This probably seems counterintuitive to my peer group, since most of them know I’m capable of a lot more damage than I ever let myself deal. And they’re right; as I’ve mentioned before, I could go scorched-earth on a lot of people and institutions without putting too much thought into it. That’s the power of informed listening, whisper networks, and a lot of reading. But the thing about going scorched-earth—or anything near that—is that you usually have to leave town to do so. I’m not going anywhere, so for now, I’m limited to lots of behind-the-scenes change. While that’s okay, one arena becomes patently unfair: because many of the men I anger are those trying to unethically flex their power over me, I am not able to meet their anger at that same intensity. Not if I want to keep the jobs I have. Not if I want to have an ice cube’s chance in Hell of making meaningful change in those situations in the future.

Even still, my anger and hurt are my best tools. So I hone them to a point and fan them out on my blog for everyone to see. Sometimes, in extremely niche situations, some of these men see enough of themselves in my writing to realize they’re the ones perpetuating this harm. Usually, they don’t.

Usually, the harm continues and the mindsets remain the same. But thanks to my partner, my best friends (near and far), my family, and the outer reaches of my support systems, I’m still kicking.

This kind of work—and this kind of hurt—within a career in the performing arts tends to reshape your mindset, your goals, your ideas of success. I’ve only been at all involved in the professional world for six years, and already my life (present and future) looks drastically different than it by all rights should. One night recently (well after the “last night” I started with but well before time of publication), I was knee-deep in a conversation with John about the performance side of our careers. You’d never know by looking at us, but performing is the one arena where I usually feel woefully inadequate next to my partner (because, I mean, he can play the trombone Sequenza, and that’s just the tip of the iceberg). We’ve also shared teachers, which, in this case, came in handy, because I was stressing in a big way about letting my performance teachers down. Speaking about one in particular (who will absolutely know who they are when they read this), I half-cried, half-whispered, “I just want to make them proud.”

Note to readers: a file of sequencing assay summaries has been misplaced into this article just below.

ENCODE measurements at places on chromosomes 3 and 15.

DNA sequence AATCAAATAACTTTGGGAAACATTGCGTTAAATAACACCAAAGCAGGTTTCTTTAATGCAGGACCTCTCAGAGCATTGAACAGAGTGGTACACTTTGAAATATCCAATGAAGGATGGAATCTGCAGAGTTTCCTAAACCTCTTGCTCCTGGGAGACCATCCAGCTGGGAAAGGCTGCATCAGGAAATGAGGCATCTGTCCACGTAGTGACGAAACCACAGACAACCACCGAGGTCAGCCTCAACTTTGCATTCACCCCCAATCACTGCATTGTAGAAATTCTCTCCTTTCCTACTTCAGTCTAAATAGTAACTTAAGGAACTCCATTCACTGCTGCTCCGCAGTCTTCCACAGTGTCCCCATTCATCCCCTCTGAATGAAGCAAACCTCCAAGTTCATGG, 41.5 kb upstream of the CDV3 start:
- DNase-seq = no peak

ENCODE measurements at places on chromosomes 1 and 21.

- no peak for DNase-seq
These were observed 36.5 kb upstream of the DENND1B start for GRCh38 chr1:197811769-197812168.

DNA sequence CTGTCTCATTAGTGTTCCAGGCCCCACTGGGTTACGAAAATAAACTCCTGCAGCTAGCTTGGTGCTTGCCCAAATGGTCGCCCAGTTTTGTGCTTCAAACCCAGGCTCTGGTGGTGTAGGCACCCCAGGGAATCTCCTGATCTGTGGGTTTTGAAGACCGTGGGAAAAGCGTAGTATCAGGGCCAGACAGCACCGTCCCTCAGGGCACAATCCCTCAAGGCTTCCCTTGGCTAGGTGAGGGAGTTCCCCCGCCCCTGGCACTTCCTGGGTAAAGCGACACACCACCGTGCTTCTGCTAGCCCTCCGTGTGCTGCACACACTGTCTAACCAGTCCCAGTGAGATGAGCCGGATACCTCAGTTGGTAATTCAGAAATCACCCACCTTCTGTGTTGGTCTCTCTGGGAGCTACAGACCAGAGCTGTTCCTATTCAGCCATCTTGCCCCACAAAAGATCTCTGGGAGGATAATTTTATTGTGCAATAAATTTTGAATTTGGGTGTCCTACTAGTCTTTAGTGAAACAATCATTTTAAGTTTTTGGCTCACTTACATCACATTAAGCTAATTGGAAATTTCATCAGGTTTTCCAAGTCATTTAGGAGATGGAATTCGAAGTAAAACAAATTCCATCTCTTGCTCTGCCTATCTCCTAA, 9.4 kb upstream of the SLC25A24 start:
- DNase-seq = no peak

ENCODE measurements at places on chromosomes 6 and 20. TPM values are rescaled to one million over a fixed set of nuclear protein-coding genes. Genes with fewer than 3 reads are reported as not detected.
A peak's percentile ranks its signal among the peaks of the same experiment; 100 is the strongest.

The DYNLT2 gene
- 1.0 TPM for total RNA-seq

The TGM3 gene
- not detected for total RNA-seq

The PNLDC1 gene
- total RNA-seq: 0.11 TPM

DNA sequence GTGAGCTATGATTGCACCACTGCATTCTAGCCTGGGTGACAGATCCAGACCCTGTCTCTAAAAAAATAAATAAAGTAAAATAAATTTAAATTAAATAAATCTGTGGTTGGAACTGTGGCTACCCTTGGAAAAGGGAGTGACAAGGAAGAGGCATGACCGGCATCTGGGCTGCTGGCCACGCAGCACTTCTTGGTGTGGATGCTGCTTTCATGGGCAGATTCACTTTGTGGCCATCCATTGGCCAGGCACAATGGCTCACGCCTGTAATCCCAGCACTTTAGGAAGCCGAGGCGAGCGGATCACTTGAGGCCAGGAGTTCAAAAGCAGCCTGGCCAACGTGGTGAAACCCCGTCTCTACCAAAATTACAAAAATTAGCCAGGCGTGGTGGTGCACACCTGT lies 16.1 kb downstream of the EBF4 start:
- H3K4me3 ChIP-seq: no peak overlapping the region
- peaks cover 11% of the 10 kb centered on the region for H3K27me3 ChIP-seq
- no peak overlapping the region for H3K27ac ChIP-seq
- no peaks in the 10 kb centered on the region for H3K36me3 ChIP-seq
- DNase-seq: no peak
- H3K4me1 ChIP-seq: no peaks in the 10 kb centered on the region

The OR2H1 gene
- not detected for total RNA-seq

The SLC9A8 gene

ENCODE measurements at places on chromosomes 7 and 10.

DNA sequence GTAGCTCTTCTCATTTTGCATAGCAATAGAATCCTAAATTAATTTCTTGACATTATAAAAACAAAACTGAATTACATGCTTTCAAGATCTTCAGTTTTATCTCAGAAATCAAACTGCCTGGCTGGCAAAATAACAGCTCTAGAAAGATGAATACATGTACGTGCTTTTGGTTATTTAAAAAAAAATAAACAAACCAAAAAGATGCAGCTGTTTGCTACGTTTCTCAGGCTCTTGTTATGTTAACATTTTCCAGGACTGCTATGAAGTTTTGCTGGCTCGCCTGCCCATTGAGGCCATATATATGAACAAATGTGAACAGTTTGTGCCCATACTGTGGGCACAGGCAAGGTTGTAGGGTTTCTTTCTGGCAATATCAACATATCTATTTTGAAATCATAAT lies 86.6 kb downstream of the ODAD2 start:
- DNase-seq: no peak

John leaned into me and said something that made me pause. “They’re proud of you because you’re here.”

I laughed, uncertain what to make of it. “In America’s butthole?” (Phoenix twentysomething humor. Just accept it and move on.)

I think I knew what words were coming before he actually said them. “They’re proud of you because you’re alive.”

(I cried.)

And if I had to boil this ridiculous journey down into a single thought, maybe it’d be that one. While most of my (allocishet) male peers equate making their teachers proud with the virtuosic excellence that we normally associate with success, I’m so far down a different path that the argument of most importance isn’t that I’m good at my craft and making compelling art. It’s that my heart still beats and I get out of bed every morning and I fight. And yes, these teachers (comp and performance both) are the ones who will point at the things I’m screaming about and go, “those are what make your art important and compelling and necessary,” and I believe them every time. But on a fundamental level, the focus is entirely different.

For most of you, technical excellence is the default to shoot for on a good day. For me, still here—not just not quitting, but close to 98.5 degrees and aiming to stay that way—is always the goal.

Every human is different, but for me, this is the cost of this work.

And I’m writing it all here, because I think you should know. ♦

Thanks for reading! If you like what you see (or would like to see more of it), come back every Saturday at 8pm MST. To follow my ramblings and creative process in real time, or to support the work I do as an artist and advocate, you can find me on Patreon and @honestlyeris on Instagram.